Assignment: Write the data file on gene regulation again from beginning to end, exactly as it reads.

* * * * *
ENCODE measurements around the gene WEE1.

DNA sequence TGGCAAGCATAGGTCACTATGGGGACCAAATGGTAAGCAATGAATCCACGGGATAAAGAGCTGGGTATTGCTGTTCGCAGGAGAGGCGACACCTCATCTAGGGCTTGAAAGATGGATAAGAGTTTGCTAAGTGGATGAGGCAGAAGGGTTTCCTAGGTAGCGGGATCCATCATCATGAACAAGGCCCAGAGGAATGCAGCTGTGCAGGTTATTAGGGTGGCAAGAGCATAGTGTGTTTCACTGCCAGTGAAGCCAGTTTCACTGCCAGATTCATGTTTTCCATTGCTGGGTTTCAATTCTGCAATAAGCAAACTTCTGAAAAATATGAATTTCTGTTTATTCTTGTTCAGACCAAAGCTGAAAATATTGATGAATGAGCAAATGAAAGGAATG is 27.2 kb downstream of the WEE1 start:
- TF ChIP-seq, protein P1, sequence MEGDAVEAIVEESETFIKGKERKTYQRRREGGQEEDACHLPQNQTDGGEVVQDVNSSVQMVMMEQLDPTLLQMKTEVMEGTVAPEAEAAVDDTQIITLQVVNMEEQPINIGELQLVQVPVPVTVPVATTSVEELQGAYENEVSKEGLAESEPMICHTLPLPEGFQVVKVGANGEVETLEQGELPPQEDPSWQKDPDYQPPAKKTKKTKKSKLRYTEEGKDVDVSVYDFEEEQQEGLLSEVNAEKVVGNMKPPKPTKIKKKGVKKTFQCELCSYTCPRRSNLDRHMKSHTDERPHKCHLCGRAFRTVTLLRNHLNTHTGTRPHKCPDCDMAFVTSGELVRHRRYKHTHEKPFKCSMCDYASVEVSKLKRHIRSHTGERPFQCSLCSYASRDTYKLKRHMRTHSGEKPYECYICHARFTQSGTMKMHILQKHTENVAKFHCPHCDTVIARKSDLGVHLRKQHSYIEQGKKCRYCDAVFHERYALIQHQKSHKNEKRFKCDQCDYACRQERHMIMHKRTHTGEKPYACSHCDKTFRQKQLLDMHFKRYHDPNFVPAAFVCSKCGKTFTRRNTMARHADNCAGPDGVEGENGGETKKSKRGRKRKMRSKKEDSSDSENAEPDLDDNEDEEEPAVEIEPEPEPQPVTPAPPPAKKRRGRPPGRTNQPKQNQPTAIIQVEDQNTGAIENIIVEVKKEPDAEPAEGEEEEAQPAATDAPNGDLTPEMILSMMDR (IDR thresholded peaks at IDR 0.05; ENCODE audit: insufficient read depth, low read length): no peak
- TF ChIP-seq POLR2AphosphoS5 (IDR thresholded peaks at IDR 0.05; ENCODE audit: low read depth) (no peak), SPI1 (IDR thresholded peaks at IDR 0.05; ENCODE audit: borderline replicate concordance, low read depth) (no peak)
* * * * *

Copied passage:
ENCODE measurements around the gene WEE1.

DNA sequence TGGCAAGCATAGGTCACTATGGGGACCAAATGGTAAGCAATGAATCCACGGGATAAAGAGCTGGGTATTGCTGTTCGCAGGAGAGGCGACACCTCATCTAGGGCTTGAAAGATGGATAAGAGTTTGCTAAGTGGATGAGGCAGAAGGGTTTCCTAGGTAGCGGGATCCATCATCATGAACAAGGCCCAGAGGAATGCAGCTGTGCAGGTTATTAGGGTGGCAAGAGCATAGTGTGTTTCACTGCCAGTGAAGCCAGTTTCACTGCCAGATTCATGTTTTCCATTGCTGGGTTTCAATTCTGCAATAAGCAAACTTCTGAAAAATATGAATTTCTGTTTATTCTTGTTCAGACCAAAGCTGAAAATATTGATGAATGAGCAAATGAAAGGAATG is 27.2 kb downstream of the WEE1 start:
- TF ChIP-seq, protein P1, sequence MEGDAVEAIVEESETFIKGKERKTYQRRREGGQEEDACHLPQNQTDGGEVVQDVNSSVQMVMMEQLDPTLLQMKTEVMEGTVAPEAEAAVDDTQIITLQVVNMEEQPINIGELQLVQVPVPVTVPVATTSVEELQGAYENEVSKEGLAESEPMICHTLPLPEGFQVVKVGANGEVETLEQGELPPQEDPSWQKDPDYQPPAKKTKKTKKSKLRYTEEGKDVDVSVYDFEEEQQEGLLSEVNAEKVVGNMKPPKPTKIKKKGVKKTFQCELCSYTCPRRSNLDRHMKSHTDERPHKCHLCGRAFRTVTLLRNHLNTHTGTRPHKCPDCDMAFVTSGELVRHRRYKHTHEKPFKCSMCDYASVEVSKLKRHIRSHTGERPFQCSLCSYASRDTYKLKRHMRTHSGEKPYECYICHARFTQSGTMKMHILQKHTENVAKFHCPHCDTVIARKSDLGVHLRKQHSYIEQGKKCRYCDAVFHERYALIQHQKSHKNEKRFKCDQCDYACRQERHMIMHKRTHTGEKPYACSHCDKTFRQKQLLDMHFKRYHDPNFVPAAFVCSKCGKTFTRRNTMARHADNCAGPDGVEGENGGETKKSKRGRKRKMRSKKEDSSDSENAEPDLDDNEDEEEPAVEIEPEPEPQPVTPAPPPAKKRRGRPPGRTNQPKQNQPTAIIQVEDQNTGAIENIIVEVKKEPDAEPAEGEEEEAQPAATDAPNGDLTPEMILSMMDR (IDR thresholded peaks at IDR 0.05; ENCODE audit: insufficient read depth, low read length): no peak
- TF ChIP-seq POLR2AphosphoS5 (IDR thresholded peaks at IDR 0.05; ENCODE audit: low read depth) (no peak), SPI1 (IDR thresholded peaks at IDR 0.05; ENCODE audit: borderline replicate concordance, low read depth) (no peak)